The “owl parrot” is a New Zealand wonder: a flightless bird with a distinct owl face and a booming voice. The largest parrot species in the world sadly almost disappeared in the 1990s. But in July of 2022, the endangered kākāpō hit its highest population level in nearly fifty years. Knowledge about habitat selection and genome mapping helped scientists support these birds with the second-highest breeding season on record, hatching 60 chicks. The adored “moss chicken” has a nation keen to protect it.
Greenback Cutthroat Trout
WHERE: Colorado, United States
Colorado’s state trout are back making babies in their native rivers. In September, scientists announced that the species, once considered utterly extinct in the 1930s, was not only breeding but doing so on its own.
It’s been a dramatic turn for the greenback, thought to be back in the 1950s, only for scientists to determine the fish were a similar subspecies, but not the greenback cutthroats. But in 2012, naturalists found the world’s only purebred greenback trout hover in Bear Creek. Aquatic biologists carefully managed this discovery, and after years in the hatchery and reintroduction to the rivers, these trout are holding their own.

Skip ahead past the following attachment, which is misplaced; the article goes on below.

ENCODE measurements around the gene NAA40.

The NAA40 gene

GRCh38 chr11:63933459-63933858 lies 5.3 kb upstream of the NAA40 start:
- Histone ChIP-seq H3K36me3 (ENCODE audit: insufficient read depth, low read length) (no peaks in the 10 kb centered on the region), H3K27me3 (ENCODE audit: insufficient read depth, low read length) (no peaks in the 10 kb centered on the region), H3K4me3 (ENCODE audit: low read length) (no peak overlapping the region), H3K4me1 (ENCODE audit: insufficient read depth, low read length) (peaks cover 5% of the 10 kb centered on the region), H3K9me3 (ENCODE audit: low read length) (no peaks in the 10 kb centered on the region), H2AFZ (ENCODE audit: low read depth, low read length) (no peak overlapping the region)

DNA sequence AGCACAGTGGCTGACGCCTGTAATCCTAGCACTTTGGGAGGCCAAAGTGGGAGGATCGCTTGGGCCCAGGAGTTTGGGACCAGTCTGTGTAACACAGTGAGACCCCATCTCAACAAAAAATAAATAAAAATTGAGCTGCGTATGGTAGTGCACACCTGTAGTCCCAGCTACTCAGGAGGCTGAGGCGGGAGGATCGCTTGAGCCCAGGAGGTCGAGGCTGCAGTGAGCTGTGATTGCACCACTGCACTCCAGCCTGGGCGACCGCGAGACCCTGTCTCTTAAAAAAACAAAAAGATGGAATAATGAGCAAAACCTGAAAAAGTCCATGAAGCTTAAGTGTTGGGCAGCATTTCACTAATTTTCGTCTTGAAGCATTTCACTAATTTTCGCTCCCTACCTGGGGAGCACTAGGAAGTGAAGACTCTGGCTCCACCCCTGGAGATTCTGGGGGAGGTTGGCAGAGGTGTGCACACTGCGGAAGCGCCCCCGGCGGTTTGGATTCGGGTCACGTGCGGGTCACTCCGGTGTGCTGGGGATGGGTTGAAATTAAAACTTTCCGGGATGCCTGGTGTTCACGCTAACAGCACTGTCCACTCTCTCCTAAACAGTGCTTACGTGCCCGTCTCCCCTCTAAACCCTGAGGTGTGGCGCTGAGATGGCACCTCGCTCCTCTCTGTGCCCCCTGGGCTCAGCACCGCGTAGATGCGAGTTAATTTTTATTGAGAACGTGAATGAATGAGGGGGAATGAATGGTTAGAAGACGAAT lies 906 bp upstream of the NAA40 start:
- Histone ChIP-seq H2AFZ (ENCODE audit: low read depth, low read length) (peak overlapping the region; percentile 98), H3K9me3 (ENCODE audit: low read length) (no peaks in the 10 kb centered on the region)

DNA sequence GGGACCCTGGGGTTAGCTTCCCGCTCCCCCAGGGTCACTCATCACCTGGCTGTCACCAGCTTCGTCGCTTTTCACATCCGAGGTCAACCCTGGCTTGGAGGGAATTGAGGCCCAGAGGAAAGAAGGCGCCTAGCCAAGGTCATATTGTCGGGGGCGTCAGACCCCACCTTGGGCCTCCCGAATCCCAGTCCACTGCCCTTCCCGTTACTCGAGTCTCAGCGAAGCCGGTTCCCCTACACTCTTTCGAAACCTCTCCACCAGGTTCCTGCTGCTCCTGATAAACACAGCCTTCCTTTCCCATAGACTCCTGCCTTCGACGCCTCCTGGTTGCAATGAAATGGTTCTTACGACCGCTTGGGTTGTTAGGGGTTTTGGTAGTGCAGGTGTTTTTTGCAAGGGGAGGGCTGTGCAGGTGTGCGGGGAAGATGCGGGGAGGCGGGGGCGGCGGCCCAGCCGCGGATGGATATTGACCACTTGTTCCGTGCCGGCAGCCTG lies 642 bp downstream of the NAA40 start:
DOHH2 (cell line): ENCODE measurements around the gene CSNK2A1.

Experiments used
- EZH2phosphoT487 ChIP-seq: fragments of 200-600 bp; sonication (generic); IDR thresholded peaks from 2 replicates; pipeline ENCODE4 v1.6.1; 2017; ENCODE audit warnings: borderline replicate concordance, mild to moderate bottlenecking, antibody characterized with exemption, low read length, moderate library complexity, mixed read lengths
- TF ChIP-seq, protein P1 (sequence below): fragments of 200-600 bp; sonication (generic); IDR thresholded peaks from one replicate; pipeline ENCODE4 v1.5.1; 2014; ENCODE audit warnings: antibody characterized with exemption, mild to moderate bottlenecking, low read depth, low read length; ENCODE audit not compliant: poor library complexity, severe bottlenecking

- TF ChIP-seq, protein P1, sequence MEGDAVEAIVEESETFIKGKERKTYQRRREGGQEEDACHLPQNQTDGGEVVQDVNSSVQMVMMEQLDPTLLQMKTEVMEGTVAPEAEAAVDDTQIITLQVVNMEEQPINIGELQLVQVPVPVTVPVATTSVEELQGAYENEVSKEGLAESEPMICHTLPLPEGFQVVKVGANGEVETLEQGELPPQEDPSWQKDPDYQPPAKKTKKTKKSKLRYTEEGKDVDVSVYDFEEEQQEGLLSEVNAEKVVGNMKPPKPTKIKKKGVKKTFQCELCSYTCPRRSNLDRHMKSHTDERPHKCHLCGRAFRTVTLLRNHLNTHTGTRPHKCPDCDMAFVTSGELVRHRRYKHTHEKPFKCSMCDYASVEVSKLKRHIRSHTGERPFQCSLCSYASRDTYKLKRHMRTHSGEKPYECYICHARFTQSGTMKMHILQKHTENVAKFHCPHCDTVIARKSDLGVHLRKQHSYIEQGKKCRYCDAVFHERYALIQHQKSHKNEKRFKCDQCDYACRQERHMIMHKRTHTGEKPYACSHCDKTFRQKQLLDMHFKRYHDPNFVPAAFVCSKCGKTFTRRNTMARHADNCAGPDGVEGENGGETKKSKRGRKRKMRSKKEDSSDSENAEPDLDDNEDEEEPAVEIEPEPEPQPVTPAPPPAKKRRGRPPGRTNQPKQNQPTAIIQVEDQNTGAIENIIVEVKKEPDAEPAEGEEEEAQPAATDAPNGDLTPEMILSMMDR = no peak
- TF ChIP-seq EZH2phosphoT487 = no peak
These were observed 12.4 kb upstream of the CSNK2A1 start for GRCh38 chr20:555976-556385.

WHERE: Florida and Louisiana, United States
Turtles are taking back the beaches. Southwest Florida just saw its best turtle nesting season on record in 2022. Loggerhead, green, and leatherback turtles shattered the records, leaving the volunteers counting the nests “astonished” and “ecstatic.”
Not to be outdone, the world’s smallest and most endangered sea turtle hatched in Louisiana for the first time in 75 years. The Kemp’s Ridley Sea Turtle showed up in force on the state’s uninhabited barrier islands, and biologists credit the efforts to restore the islands for wildlife. More than fifty hatchlings have been crawling on the beaches since May 2022.
WHERE: Atacama, Chile
The stony terrain of this high-Andean plateau becomes a wonderfully weird carpet of pink and purple blossoms every five to seven years. Over 200 species of flowers unpredictably pop up in the driest place on earth when the conditions are just right, and scientists study the phenomenon to learn about survival in drought. This year, when Atacama had an even rarer winter bloom, the new Chilean president immediately moved to protect the region with national park status.
Galapagos Land Iguana
WHERE: Galapagos, Ecuador
In the birthplace of Darwin’s theory of evolution, these iguanas are having babies for the first time in almost 200 years. The Galapagos land iguanas disappeared from Santiago Island in the early 20th century. The iguanas grow up to five feet in length and help stabilize the habitats of these islands, leaving Santiago woefully unbalanced. In 2019, the Galapagos National Park reintroduced more than 3,000 iguanas from nearby islands. In August of 2022, Ecuador’s Minister of Environment, Water and Ecological Transition confirmed evidence that the giant lizards are naturally reproducing once again.